Original languageEnglish
    Pages (from-to)1554-1566
    Number of pages13
    JournalMarine and Freshwater Research
    Volume68
    Issue number8
    DOIs
    Publication statusPublished - 2017

    Fingerprint

    Otolithic Membrane
    Lates calcarifer
    Telemetry
    telemetry
    otolith
    otoliths
    Acoustics
    acoustics
    chemistry
    Rivers
    Alligators and Crocodiles
    Fishes
    life history
    Fresh Water
    alligators
    wet season
    fish
    Hydrology
    rivers
    river

    Cite this

    Crook, D. A. ; Buckle, D. J. ; Allsop, Q. ; Baldwin, W. ; Saunders, T. M. ; Kyne, P. M. ; Woodhead, J. D. ; Maas, Roland ; Roberts, Brien ; Douglas, M. M. / Use of otolith chemistry and acoustic telemetry to elucidate migratory contingents in barramundi Lates calcarifer. In: Marine and Freshwater Research. 2017 ; Vol. 68, No. 8. pp. 1554-1566.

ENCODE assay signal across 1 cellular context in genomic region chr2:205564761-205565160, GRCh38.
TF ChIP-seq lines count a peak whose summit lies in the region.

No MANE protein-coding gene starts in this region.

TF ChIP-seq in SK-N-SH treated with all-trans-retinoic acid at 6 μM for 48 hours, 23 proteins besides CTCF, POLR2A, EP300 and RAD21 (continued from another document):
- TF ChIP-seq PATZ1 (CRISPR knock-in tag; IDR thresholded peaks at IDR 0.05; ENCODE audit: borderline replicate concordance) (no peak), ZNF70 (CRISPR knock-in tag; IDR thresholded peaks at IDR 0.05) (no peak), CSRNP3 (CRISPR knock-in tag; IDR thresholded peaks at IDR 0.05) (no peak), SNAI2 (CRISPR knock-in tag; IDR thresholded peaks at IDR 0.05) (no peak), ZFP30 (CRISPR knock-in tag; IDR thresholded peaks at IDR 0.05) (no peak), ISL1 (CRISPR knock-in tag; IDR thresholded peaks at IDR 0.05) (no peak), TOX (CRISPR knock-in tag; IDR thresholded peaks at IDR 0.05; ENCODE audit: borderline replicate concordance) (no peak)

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    abstract = "Migration is a fundamental aspect of the life history of many fish and must be well understood for targeted conservation and management. We used acoustic telemetry and otolith 87Sr/86Sr analysis, in conjunction with annual ageing, to study intraspecific variation in barramundi Lates calcarifer migration in the Northern Territory, Australia. Acoustic transmitters were implanted into 25 barramundi (420-1010-mm total length (TL); median 510mm TL) from freshwater reaches of the South Alligator River and their movements tracked over >2 years. 87Sr/86Sr transect analysis was also conducted on otoliths of 67 barramundi from the Daly, Mary, South Alligator and Roper rivers. Acoustic telemetry showed that most fish remained in fresh water across wet and dry seasons. Higher rates of movement occurred during the wet season and a minority of fish moved into the estuary during high flows. Otolith chemistry analyses revealed high diversity in salinity histories among individuals. We integrated the telemetry and otolith chemistry data to examine migration as a function of the stage of sexual development, and have proposed a revised life history model that identifies three migratory contingents. We conclude that anthropogenic disturbance, including modified river hydrology, has the potential to alter the frequency of life history contingents in barramundi populations.",